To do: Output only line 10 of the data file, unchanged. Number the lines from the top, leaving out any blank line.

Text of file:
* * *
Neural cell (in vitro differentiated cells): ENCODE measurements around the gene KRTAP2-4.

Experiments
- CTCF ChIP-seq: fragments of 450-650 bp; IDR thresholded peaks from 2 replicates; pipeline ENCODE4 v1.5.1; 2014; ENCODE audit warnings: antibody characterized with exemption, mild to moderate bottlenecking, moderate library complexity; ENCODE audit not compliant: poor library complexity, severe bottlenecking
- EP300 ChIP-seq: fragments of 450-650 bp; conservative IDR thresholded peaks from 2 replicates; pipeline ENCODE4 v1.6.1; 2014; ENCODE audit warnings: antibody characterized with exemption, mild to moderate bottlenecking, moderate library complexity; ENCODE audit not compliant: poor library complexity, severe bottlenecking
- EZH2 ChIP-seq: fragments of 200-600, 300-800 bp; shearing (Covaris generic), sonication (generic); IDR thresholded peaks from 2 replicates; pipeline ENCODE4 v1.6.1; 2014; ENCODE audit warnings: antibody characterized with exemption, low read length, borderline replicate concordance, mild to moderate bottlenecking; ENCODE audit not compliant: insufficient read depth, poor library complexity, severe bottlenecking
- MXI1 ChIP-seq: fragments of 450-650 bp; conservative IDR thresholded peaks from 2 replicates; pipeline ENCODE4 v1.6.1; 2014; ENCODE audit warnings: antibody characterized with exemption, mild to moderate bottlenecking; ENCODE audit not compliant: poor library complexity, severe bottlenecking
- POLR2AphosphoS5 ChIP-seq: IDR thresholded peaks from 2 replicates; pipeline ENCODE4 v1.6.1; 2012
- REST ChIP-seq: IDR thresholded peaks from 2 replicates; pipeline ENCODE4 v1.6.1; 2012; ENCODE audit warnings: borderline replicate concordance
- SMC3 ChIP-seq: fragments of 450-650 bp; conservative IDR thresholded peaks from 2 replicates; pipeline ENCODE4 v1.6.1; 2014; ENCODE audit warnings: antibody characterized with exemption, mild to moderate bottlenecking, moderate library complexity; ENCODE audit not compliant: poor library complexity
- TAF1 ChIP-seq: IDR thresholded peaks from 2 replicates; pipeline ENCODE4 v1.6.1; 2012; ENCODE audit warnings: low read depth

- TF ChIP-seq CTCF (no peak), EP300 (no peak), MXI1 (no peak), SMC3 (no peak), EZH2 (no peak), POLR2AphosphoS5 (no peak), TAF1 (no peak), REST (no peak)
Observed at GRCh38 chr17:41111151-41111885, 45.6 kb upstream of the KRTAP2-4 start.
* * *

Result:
- TAF1 ChIP-seq: IDR thresholded peaks from 2 replicates; pipeline ENCODE4 v1.6.1; 2012; ENCODE audit warnings: low read depth